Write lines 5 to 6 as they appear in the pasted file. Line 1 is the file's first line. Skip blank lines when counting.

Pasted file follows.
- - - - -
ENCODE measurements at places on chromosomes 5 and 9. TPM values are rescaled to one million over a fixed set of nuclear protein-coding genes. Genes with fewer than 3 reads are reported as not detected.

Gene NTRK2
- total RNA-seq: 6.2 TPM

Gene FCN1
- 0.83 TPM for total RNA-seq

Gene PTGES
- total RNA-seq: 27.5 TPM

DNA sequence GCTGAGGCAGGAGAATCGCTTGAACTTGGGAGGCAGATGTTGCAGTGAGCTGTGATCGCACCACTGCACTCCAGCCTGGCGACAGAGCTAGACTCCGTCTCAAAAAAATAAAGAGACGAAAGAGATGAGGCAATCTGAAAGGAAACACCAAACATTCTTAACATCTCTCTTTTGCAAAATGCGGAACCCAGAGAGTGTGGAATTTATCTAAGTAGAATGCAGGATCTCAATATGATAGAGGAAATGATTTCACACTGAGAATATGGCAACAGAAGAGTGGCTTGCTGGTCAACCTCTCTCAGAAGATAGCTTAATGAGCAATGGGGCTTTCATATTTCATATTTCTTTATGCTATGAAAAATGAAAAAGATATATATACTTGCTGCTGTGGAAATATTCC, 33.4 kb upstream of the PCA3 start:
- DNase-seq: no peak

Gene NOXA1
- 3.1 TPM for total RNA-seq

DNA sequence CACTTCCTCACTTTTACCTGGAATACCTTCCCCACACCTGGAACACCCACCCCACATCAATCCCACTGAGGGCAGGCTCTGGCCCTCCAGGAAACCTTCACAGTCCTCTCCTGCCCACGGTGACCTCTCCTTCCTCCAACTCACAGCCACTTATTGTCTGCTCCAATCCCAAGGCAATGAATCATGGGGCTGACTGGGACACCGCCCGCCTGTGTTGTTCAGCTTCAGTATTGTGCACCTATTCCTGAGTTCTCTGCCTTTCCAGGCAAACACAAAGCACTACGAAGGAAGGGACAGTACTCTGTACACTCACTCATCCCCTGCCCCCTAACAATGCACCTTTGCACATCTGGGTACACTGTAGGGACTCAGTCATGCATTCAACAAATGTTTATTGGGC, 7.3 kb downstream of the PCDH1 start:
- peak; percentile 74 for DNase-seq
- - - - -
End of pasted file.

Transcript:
- 0.83 TPM for total RNA-seq

Gene PTGES